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I did not expect to get so emotional that day! I thought I’d just get out with the town, see something interesting and go back home. But it got to me.

I’m not very political, I don’t like to share my views because I find political talk causes division instead of bringing people together. I don’t know much about Bush’s presidency or his politics. But I was raised to respect the office of The President. And when I stood there watching that train pass by, I was deeply saddened. By a man’s death, yes, but I felt that perhaps the day where our government leaders were trusted, respected and honored were gone.

I know, I know, it started a long time ago, and maybe distrust has been there from the beginning. But I lived during the presidencies of Kennedy until today and you have to admit that trust and respect of the role of President have been an issue. Somewhere along the way, we, the people, have lost our trust and respect for our leaders.

I’m sure there are a lot of different reasons.

But what a day. I’m glad that I braved the crowd and weather. The way the people reacted and responded made me…dare I say it…proud to be a Texan.

Peace,

Jill

 

 

Weird Places

The husband is using up some vacation days before he loses them so we’ve been going out, doing some Christmas shopping and taking time to explore in the area.

We are about 3 and a half months living here now and I like to get out, explore, put my feet on the ground and get a feel for the place and “own” it.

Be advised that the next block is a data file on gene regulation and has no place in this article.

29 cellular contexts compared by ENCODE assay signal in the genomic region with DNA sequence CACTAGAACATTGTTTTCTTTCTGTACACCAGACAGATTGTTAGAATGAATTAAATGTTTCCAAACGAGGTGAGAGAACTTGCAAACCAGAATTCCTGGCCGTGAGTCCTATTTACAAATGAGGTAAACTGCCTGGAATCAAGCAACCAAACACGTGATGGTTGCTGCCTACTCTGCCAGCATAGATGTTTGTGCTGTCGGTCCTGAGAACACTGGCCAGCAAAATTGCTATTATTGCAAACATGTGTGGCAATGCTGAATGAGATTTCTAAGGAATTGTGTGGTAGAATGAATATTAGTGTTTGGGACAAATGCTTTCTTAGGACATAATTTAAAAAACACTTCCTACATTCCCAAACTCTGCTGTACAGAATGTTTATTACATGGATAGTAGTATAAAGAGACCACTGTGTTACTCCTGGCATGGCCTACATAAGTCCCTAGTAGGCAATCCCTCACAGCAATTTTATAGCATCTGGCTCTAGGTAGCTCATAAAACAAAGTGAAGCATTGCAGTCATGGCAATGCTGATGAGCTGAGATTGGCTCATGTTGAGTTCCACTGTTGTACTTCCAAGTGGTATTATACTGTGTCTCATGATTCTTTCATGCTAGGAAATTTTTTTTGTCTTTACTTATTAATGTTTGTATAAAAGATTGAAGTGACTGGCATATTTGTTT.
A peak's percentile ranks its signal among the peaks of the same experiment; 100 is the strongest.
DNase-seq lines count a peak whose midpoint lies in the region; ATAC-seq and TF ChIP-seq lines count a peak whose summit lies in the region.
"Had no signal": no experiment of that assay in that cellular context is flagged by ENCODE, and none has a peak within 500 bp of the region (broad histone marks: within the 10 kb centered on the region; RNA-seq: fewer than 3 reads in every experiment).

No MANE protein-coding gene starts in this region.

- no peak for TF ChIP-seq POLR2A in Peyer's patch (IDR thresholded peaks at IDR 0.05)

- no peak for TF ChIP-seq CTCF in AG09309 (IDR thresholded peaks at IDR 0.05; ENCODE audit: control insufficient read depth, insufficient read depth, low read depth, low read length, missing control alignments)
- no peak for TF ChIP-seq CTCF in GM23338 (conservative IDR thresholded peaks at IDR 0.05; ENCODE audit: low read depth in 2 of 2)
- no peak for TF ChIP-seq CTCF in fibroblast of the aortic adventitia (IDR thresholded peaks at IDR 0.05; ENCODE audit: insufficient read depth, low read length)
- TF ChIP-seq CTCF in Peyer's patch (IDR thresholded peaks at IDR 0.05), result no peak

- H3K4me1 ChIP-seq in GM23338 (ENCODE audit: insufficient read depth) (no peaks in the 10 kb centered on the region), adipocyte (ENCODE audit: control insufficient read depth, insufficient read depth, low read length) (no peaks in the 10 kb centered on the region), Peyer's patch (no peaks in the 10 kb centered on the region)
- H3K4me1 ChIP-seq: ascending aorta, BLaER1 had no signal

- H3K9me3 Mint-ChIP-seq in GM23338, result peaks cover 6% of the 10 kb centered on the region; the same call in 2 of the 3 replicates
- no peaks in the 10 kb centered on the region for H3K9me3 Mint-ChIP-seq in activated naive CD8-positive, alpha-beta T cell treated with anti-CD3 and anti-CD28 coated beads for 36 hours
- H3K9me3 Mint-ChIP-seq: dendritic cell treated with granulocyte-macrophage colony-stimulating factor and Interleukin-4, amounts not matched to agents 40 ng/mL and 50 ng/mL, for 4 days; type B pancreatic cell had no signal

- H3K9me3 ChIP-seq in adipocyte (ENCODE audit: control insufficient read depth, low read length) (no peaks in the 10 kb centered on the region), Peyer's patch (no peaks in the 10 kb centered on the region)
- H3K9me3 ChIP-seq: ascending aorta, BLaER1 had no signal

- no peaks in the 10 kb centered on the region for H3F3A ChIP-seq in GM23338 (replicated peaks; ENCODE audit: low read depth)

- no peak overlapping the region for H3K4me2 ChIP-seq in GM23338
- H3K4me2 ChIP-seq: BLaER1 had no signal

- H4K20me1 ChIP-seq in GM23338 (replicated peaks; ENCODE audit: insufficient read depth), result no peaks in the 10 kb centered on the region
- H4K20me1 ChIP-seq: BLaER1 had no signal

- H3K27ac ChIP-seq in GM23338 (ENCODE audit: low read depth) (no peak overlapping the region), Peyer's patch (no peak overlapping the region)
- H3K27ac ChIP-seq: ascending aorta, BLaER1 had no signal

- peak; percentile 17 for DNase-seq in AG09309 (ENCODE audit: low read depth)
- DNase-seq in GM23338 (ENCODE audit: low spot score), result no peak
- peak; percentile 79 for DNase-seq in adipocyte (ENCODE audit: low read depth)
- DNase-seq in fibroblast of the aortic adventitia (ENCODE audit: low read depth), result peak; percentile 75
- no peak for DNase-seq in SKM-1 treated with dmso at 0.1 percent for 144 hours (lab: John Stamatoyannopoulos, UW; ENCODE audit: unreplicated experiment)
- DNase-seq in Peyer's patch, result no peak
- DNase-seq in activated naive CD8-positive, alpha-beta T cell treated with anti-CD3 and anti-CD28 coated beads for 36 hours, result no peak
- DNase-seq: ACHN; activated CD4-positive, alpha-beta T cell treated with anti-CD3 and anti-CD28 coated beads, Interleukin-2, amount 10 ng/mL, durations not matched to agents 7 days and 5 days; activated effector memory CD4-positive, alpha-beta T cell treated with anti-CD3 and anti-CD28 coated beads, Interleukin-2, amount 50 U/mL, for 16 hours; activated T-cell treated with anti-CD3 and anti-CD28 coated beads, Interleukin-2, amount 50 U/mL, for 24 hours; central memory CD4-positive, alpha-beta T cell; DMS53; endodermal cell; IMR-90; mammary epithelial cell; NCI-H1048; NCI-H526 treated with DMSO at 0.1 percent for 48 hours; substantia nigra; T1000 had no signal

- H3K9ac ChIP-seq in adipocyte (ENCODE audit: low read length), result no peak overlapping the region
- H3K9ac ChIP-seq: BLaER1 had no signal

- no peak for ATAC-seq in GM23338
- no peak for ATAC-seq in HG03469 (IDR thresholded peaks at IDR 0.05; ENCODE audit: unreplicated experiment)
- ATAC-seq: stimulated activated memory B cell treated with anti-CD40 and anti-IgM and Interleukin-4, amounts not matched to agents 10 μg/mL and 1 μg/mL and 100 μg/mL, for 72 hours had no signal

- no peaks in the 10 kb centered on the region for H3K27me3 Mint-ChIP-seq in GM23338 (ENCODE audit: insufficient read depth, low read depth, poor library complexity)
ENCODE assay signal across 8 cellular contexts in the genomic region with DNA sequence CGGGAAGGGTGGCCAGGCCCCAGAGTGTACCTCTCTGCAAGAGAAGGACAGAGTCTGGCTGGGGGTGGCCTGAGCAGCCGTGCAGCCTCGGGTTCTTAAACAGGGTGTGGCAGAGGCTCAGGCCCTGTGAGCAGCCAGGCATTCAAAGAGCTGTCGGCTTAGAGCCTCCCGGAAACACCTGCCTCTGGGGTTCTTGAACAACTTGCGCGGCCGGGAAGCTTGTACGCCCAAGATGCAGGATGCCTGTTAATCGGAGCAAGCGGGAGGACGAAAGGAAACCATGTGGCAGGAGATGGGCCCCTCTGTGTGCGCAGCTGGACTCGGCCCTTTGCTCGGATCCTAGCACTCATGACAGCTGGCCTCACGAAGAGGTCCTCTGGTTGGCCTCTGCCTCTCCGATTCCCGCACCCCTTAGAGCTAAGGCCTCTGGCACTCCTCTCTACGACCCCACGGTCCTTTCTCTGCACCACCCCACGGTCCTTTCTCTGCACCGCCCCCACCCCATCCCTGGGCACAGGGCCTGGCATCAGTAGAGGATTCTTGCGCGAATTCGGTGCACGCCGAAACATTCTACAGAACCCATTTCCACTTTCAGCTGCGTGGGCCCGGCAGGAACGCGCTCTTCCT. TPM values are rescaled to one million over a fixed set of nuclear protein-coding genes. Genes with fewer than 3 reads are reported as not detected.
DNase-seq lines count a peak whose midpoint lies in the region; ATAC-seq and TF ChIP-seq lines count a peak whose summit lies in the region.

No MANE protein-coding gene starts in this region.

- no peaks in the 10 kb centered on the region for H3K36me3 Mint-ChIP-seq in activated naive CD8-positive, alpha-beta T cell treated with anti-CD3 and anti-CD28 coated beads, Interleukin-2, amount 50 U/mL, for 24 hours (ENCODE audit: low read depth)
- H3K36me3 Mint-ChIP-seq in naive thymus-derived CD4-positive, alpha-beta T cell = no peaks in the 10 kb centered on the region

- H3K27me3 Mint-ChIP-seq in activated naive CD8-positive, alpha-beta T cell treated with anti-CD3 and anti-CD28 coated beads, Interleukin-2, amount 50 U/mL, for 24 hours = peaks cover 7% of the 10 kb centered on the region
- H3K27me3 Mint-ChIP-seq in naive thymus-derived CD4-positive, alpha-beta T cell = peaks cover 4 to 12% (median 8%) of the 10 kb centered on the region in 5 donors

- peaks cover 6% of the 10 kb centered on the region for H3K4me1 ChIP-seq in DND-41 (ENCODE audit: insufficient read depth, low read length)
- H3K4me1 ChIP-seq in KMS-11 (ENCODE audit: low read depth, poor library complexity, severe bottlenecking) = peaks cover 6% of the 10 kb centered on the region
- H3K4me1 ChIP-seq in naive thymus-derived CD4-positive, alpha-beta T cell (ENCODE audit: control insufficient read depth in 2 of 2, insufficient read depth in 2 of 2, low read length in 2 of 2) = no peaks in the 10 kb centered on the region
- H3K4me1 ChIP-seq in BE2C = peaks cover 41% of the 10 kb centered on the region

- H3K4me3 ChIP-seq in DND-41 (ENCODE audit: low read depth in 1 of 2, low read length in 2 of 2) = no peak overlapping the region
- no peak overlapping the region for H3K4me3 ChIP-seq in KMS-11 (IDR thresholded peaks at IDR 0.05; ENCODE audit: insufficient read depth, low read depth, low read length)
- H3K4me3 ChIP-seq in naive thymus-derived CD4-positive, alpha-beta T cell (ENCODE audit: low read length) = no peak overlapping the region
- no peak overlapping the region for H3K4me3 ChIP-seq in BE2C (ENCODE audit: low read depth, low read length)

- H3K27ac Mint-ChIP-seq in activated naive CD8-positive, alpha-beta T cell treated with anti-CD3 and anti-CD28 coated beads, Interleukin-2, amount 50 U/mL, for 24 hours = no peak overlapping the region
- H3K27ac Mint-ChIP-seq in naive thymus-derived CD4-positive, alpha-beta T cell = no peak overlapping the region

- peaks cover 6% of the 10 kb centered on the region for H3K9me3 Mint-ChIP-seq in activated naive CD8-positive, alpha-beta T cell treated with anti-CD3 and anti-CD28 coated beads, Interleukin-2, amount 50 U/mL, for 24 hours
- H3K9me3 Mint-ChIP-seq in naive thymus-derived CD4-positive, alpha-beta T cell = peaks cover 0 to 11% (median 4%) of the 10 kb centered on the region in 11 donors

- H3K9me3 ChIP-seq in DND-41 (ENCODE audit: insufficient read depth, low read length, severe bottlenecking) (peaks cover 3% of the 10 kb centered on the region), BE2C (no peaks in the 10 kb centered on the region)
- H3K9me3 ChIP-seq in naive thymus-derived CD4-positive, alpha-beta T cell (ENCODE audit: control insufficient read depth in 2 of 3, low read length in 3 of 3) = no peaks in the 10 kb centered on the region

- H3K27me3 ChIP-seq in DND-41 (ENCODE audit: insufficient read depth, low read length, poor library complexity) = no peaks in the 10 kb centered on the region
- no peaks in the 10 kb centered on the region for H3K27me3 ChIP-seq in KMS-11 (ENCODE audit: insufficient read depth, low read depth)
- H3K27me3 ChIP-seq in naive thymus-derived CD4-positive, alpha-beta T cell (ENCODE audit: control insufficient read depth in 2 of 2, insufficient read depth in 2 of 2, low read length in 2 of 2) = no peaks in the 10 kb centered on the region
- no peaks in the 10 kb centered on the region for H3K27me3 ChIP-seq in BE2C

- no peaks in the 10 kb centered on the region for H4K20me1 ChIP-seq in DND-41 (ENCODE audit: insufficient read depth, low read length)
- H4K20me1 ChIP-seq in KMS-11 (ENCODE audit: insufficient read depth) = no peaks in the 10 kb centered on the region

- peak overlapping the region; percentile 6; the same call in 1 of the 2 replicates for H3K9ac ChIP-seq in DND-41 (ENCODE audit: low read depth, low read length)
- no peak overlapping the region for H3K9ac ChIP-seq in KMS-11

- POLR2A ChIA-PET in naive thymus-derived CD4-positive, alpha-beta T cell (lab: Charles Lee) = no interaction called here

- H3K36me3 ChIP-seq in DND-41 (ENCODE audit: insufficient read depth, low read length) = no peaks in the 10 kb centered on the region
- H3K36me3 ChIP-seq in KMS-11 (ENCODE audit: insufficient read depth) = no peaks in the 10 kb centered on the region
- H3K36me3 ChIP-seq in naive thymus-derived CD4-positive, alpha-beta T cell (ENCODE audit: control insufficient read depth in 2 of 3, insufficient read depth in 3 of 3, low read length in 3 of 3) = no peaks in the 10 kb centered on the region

Husband is a bicyclist and wanted to check out a greenway and some trails in a town near us, so we went out and found this really weird place.

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It was near the banks of Spring Creek and in an area that was horribly flooded during Hurricane Harvey. We first came upon these tree, cedars, I think. very swampy and quiet except for the splashes of frogs or turtles taking shelter in the water.

Up a small hill and we saw Spring Creek.

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You could still see evidence of rising water and flooding.

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You can see a little from this shot that almost all the smaller trees were bent to my left. The creek is on my right here. I can’t imagine the water being that high, but it was weird how all the trees were bent in one direction and there were leaves and branches and trash high up in the trees and it couldn’t have gotten there except by rising water. Scary to think of that much water.

Kind of a spooky place.

Over and out,

Jill